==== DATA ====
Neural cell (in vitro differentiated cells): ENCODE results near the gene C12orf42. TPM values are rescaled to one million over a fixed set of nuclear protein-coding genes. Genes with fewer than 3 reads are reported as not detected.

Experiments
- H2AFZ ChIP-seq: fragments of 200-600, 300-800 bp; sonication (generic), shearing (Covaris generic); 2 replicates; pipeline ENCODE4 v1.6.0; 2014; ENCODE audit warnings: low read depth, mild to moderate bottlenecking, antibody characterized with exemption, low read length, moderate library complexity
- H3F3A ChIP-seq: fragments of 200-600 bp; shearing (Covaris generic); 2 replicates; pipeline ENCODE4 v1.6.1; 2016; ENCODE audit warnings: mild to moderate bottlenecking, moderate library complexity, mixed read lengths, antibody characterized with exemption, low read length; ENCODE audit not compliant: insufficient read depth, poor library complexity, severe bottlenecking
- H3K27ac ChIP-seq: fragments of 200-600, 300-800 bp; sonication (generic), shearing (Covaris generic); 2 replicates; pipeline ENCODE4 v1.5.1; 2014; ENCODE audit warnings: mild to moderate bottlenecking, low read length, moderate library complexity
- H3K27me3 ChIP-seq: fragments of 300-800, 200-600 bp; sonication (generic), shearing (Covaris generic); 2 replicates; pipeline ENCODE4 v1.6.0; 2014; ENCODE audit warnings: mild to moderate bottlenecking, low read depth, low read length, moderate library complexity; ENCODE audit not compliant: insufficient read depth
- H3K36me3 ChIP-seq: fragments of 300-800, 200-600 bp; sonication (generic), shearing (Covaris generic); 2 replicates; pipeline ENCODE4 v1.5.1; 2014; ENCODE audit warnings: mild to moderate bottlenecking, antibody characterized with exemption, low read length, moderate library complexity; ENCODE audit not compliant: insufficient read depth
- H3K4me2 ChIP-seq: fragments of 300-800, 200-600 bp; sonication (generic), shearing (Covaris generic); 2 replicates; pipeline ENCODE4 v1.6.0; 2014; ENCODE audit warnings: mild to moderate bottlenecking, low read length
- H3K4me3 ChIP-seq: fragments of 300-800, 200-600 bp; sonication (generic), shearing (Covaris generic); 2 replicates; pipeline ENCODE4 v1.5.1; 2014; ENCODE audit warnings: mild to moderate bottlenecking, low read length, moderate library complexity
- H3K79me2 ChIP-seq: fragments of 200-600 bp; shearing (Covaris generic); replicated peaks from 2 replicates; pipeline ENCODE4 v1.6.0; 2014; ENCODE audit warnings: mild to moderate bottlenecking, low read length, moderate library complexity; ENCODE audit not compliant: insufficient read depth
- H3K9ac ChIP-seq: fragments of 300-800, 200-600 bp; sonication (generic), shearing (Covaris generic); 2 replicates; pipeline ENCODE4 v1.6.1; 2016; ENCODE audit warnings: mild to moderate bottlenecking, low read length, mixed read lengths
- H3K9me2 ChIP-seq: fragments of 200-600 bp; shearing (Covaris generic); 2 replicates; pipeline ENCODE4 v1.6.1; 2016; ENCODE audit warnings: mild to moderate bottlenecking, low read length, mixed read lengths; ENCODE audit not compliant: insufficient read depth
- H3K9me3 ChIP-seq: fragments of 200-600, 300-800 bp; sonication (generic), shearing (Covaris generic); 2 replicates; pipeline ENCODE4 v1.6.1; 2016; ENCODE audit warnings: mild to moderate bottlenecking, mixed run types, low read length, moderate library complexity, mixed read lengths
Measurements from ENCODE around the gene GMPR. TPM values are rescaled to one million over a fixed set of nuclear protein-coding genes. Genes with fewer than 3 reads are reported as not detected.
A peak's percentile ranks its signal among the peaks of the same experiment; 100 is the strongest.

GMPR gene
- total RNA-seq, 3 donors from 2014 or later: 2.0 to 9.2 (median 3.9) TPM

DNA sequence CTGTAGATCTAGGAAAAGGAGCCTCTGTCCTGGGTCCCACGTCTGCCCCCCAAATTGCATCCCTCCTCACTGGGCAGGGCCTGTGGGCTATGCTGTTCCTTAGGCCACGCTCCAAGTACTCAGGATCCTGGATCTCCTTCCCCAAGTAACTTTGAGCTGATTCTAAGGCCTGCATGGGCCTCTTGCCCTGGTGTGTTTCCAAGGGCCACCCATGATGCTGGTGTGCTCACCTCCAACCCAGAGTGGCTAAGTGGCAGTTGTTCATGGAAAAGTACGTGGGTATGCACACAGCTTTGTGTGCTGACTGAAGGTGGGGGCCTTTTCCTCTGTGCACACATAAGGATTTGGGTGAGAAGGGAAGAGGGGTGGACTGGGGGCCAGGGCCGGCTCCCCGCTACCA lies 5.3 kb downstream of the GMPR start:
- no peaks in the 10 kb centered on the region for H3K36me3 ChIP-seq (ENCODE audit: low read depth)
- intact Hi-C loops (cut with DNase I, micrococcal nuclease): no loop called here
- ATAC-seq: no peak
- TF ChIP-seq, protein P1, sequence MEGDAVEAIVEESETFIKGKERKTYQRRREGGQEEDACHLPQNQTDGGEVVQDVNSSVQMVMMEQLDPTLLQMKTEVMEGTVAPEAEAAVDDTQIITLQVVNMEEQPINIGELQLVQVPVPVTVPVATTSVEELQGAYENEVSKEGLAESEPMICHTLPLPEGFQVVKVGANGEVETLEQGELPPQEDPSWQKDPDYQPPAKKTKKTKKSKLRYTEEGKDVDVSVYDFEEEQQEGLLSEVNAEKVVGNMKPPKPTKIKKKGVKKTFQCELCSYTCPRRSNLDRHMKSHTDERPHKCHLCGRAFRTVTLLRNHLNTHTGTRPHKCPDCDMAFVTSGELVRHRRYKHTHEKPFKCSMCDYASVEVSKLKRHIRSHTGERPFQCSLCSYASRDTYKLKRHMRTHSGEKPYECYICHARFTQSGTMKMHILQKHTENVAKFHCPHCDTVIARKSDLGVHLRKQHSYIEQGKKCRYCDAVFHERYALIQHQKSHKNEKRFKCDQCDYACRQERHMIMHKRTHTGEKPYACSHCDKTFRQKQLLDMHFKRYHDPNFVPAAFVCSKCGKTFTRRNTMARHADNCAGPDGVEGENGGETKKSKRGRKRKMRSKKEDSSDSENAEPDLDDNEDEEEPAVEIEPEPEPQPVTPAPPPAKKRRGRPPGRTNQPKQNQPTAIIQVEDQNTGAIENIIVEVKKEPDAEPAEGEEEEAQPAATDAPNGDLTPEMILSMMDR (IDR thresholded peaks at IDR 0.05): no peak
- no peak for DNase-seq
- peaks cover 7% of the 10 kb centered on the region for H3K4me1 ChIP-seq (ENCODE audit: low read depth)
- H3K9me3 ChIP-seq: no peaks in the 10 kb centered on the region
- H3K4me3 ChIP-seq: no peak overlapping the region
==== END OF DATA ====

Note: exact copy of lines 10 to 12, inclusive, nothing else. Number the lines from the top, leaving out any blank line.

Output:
- H3K79me2 ChIP-seq: fragments of 200-600 bp; shearing (Covaris generic); replicated peaks from 2 replicates; pipeline ENCODE4 v1.6.0; 2014; ENCODE audit warnings: mild to moderate bottlenecking, low read length, moderate library complexity; ENCODE audit not compliant: insufficient read depth
- H3K9ac ChIP-seq: fragments of 300-800, 200-600 bp; sonication (generic), shearing (Covaris generic); 2 replicates; pipeline ENCODE4 v1.6.1; 2016; ENCODE audit warnings: mild to moderate bottlenecking, low read length, mixed read lengths
- H3K9me2 ChIP-seq: fragments of 200-600 bp; shearing (Covaris generic); 2 replicates; pipeline ENCODE4 v1.6.1; 2016; ENCODE audit warnings: mild to moderate bottlenecking, low read length, mixed read lengths; ENCODE audit not compliant: insufficient read depth